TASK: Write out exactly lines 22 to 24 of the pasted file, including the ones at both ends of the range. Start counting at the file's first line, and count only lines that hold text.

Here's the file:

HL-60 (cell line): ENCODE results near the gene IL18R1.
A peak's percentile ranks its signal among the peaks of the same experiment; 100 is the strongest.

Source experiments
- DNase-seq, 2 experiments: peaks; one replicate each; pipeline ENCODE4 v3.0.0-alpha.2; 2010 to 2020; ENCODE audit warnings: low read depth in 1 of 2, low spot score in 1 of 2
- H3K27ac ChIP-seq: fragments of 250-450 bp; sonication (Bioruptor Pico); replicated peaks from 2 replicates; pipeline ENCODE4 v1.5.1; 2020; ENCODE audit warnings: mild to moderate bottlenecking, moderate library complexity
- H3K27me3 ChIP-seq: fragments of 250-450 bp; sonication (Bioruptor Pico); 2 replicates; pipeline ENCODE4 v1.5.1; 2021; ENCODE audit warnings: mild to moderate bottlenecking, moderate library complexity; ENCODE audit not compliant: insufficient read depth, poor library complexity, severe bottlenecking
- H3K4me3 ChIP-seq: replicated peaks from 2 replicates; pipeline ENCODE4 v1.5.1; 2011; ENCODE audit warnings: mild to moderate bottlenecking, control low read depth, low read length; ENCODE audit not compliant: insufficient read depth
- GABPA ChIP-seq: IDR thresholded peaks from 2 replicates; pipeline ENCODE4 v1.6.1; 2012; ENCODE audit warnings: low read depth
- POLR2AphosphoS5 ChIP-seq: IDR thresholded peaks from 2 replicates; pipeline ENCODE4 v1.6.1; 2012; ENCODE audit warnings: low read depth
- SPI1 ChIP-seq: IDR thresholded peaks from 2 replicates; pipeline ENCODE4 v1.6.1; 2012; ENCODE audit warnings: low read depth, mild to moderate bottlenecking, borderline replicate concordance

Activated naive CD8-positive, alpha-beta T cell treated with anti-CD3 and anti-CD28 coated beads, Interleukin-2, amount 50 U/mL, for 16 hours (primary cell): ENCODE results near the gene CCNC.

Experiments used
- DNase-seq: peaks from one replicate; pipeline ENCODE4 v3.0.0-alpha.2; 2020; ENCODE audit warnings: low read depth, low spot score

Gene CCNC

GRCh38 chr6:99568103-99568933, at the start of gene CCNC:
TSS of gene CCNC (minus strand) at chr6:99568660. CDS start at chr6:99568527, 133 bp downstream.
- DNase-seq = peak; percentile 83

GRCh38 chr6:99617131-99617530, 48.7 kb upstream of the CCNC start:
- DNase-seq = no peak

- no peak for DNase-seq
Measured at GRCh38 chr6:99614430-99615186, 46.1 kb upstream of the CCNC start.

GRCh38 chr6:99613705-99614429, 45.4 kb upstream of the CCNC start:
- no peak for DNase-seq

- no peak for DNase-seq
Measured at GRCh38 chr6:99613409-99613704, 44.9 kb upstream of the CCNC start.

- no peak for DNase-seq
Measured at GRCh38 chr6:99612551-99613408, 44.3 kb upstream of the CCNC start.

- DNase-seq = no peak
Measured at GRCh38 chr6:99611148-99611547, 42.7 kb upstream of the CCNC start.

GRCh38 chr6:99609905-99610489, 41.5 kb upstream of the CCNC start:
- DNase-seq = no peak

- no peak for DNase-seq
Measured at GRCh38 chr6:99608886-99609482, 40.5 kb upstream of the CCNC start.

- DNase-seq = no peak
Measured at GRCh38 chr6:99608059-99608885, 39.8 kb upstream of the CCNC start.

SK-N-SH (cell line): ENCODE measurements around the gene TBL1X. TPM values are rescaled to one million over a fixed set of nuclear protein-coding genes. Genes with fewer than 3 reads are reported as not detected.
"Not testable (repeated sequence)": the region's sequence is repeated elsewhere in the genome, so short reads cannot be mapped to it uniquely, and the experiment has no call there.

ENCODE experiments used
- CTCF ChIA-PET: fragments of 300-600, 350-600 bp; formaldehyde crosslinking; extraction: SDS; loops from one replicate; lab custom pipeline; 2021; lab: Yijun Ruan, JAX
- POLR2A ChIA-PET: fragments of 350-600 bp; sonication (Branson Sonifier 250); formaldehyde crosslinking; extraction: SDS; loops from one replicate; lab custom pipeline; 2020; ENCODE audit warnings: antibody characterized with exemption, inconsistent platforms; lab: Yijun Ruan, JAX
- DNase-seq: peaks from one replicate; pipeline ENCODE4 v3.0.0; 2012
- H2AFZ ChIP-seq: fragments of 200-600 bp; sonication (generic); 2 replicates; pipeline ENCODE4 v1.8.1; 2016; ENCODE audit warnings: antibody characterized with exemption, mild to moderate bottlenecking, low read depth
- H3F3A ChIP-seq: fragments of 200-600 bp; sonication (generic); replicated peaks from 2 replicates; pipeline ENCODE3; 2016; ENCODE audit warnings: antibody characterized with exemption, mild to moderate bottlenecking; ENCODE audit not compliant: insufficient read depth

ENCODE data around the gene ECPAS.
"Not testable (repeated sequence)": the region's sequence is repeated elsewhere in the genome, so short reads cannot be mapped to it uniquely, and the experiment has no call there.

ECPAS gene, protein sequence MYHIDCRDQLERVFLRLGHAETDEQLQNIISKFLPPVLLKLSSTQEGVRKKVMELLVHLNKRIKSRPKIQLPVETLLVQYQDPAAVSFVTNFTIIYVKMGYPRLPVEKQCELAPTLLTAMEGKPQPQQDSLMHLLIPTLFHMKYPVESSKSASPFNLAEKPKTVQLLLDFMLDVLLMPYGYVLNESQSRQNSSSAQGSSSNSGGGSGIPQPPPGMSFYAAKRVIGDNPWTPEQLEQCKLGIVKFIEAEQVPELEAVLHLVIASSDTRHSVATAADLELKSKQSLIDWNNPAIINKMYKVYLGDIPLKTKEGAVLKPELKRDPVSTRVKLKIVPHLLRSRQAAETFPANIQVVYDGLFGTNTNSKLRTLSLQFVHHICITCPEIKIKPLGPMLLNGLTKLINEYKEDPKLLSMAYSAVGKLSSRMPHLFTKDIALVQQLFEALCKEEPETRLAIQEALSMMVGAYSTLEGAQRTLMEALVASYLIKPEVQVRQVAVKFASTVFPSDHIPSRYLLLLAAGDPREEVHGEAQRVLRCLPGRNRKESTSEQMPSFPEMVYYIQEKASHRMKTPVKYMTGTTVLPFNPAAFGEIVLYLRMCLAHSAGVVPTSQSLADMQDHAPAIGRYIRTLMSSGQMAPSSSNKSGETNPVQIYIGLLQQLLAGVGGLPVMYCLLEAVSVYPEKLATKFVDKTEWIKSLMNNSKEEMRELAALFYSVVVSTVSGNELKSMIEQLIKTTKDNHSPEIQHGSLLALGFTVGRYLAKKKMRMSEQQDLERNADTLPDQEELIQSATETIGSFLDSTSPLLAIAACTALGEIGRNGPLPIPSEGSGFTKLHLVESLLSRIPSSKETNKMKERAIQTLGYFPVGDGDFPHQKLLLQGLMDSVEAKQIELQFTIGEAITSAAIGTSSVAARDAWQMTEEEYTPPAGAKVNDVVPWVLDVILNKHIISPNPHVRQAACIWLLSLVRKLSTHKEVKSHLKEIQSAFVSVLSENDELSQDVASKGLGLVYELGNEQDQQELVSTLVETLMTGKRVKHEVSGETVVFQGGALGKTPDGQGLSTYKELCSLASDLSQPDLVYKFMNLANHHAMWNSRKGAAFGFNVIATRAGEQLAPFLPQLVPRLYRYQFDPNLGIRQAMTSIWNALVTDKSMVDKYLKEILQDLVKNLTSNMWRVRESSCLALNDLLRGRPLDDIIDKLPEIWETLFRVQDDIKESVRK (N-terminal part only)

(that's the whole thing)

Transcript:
GRCh38 chr6:99613705-99614429, 45.4 kb upstream of the CCNC start:
- no peak for DNase-seq

- no peak for DNase-seq